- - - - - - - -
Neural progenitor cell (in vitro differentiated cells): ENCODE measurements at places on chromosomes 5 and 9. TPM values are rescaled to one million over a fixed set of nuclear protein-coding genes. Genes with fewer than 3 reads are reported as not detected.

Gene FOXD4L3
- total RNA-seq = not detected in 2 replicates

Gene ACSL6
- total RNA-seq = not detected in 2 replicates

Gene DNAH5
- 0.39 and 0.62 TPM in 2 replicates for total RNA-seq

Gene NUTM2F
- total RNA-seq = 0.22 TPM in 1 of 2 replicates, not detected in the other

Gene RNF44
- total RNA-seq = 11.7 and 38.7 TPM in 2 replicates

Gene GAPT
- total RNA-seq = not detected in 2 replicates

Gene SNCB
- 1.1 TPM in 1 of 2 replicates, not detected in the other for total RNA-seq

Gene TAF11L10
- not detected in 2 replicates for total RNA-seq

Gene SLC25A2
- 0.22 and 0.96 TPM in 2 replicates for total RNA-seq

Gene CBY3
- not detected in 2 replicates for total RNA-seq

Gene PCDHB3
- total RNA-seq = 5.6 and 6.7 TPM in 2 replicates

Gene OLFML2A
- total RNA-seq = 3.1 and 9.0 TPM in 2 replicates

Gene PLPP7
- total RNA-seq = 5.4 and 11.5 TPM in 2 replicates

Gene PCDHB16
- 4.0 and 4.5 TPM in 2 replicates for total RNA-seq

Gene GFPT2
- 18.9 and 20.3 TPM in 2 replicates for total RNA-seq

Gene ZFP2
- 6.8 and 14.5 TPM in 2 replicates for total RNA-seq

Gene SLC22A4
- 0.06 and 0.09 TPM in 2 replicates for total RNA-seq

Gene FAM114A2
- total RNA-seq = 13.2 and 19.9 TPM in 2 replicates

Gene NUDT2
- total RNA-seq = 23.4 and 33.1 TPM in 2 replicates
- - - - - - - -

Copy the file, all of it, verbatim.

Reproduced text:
Neural progenitor cell (in vitro differentiated cells): ENCODE measurements at places on chromosomes 5 and 9. TPM values are rescaled to one million over a fixed set of nuclear protein-coding genes. Genes with fewer than 3 reads are reported as not detected.

Gene FOXD4L3
- total RNA-seq = not detected in 2 replicates

Gene ACSL6
- total RNA-seq = not detected in 2 replicates

Gene DNAH5
- 0.39 and 0.62 TPM in 2 replicates for total RNA-seq

Gene NUTM2F
- total RNA-seq = 0.22 TPM in 1 of 2 replicates, not detected in the other

Gene RNF44
- total RNA-seq = 11.7 and 38.7 TPM in 2 replicates

Gene GAPT
- total RNA-seq = not detected in 2 replicates

Gene SNCB
- 1.1 TPM in 1 of 2 replicates, not detected in the other for total RNA-seq

Gene TAF11L10
- not detected in 2 replicates for total RNA-seq

Gene SLC25A2
- 0.22 and 0.96 TPM in 2 replicates for total RNA-seq

Gene CBY3
- not detected in 2 replicates for total RNA-seq

Gene PCDHB3
- total RNA-seq = 5.6 and 6.7 TPM in 2 replicates

Gene OLFML2A
- total RNA-seq = 3.1 and 9.0 TPM in 2 replicates

Gene PLPP7
- total RNA-seq = 5.4 and 11.5 TPM in 2 replicates

Gene PCDHB16
- 4.0 and 4.5 TPM in 2 replicates for total RNA-seq

Gene GFPT2
- 18.9 and 20.3 TPM in 2 replicates for total RNA-seq

Gene ZFP2
- 6.8 and 14.5 TPM in 2 replicates for total RNA-seq

Gene SLC22A4
- 0.06 and 0.09 TPM in 2 replicates for total RNA-seq

Gene FAM114A2
- total RNA-seq = 13.2 and 19.9 TPM in 2 replicates

Gene NUDT2
- total RNA-seq = 23.4 and 33.1 TPM in 2 replicates